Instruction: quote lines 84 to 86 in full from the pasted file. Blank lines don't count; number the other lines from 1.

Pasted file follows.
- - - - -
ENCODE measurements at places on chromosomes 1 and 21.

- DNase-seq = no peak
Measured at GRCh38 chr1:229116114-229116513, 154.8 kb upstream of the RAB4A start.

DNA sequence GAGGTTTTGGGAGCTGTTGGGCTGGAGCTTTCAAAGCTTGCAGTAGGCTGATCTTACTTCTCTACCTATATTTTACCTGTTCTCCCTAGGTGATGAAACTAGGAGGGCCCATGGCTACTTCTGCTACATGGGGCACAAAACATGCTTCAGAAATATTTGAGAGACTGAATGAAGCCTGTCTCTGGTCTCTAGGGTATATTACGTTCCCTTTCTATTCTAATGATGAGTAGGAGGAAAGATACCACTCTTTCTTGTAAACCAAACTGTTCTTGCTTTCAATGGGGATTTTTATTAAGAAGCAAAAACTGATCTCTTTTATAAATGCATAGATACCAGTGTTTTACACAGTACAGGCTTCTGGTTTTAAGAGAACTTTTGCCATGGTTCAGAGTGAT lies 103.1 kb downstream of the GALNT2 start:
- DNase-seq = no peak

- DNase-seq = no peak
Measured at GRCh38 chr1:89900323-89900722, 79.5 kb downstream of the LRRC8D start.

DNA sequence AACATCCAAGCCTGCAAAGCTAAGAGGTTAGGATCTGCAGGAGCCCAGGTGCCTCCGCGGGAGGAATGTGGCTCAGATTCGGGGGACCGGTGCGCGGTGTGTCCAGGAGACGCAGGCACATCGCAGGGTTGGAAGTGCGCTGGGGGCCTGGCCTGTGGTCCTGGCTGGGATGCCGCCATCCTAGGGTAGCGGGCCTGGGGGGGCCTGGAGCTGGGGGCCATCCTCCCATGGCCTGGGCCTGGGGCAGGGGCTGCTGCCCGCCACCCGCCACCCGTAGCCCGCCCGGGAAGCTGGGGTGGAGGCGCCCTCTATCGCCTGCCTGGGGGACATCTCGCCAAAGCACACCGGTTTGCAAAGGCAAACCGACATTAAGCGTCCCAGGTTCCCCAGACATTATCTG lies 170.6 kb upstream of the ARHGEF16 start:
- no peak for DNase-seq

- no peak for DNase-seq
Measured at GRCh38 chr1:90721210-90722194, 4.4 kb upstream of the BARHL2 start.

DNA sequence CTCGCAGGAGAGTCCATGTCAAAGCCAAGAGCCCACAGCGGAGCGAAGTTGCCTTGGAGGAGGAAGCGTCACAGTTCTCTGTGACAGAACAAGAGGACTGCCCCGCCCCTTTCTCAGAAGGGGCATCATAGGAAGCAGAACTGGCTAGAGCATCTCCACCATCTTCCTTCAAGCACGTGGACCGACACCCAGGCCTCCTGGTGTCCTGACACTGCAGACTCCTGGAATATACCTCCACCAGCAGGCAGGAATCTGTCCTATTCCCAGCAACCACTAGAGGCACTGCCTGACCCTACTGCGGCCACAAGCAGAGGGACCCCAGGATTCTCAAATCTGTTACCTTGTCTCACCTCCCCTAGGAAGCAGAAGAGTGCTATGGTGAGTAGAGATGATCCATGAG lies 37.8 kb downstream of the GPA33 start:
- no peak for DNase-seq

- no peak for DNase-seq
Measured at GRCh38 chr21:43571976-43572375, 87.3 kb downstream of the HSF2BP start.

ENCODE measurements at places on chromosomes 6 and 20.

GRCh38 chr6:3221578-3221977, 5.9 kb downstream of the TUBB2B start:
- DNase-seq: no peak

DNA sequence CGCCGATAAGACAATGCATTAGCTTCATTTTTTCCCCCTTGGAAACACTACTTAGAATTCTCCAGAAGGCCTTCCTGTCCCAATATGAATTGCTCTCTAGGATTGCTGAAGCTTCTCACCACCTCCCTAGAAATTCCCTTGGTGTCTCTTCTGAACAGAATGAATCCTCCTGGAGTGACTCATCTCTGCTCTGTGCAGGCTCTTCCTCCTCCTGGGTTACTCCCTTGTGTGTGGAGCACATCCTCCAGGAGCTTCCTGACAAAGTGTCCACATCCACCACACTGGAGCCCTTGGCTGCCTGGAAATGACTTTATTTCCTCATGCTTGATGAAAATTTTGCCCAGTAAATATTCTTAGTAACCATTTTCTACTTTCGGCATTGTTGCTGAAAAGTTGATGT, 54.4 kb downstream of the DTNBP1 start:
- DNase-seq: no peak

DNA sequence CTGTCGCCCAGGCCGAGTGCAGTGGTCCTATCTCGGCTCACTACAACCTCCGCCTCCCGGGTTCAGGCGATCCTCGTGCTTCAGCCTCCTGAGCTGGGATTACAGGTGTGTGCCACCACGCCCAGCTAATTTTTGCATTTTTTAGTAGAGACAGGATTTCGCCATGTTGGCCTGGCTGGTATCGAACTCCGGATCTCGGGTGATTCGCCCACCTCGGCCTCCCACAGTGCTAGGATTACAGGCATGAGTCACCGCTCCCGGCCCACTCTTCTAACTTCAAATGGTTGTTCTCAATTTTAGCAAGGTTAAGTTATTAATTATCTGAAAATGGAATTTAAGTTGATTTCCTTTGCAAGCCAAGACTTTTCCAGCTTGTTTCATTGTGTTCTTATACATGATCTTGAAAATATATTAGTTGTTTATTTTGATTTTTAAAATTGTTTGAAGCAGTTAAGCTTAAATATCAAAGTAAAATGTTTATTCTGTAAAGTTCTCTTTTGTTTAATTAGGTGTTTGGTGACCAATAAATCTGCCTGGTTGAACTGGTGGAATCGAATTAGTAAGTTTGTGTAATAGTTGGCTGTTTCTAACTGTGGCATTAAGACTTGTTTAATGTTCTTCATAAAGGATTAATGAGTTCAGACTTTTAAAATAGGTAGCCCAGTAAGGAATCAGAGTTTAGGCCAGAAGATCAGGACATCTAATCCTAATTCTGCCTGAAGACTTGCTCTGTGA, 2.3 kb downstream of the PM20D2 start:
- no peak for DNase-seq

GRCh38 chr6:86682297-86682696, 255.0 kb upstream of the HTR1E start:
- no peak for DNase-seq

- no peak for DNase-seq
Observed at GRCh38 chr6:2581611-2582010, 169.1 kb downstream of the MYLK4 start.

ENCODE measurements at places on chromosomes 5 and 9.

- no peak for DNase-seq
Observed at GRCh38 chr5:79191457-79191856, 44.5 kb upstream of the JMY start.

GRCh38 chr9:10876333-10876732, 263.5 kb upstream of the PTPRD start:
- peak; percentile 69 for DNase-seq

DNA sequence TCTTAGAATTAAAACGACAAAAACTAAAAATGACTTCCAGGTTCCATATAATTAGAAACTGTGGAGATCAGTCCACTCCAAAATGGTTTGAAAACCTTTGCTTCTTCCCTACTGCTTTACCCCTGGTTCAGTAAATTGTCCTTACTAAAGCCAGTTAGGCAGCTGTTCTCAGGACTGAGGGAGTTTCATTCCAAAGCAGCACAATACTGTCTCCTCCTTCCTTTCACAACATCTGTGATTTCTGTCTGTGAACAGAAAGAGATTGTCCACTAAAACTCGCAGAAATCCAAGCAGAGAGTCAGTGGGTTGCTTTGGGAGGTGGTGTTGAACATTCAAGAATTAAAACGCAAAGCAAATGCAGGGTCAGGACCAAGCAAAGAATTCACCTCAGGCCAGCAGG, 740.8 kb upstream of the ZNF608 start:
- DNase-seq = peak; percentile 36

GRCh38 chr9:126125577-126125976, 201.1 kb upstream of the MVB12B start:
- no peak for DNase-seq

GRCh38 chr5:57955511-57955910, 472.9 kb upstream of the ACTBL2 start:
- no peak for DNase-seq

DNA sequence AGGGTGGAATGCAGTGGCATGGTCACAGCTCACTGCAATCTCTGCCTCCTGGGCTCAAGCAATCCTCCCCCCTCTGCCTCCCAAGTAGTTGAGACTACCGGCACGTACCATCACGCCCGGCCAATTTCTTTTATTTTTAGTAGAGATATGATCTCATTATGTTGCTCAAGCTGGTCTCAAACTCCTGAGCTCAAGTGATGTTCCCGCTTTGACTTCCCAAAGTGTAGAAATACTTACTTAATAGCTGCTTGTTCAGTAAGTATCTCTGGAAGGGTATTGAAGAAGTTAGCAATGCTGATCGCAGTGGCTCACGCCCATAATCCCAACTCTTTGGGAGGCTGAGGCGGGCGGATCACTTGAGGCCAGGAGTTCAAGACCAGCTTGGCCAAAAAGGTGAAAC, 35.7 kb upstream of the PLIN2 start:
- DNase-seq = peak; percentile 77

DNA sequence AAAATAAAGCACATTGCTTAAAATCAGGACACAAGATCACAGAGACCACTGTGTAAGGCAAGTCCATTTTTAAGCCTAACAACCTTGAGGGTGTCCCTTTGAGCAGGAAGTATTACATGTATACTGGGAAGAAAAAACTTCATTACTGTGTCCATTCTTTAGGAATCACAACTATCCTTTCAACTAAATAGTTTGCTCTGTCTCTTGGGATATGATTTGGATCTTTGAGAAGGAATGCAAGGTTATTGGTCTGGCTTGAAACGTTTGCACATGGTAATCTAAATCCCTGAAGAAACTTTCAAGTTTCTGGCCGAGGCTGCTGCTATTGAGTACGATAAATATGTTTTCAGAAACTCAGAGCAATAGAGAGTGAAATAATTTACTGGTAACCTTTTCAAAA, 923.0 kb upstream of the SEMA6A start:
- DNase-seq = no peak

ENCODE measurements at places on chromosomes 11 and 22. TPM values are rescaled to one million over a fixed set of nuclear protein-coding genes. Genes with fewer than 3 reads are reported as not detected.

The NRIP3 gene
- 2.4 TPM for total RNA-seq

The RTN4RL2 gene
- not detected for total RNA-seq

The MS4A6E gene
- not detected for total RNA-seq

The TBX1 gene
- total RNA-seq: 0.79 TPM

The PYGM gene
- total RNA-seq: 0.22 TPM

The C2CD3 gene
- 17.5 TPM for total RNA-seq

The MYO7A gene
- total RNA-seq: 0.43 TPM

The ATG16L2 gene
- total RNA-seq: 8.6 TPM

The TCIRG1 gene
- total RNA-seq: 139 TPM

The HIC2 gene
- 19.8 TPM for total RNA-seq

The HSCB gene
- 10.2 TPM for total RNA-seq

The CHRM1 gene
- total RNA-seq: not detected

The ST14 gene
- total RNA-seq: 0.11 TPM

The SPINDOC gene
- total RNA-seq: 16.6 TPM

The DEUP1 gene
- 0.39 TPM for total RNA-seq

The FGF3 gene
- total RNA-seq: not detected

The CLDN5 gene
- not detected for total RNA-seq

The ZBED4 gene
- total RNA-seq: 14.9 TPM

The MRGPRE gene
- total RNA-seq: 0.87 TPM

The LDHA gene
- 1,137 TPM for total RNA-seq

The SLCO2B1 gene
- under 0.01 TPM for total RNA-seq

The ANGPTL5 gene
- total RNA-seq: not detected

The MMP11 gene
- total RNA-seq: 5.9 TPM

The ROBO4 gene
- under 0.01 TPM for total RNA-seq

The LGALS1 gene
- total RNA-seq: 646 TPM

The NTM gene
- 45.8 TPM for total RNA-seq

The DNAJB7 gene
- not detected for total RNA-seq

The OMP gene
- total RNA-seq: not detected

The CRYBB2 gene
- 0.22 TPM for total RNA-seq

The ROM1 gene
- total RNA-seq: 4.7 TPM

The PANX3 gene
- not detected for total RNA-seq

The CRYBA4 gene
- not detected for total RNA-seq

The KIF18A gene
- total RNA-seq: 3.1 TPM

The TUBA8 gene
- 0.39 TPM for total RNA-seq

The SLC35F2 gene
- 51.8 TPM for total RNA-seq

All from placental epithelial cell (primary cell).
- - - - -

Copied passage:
- under 0.01 TPM for total RNA-seq

The ANGPTL5 gene
- total RNA-seq: not detected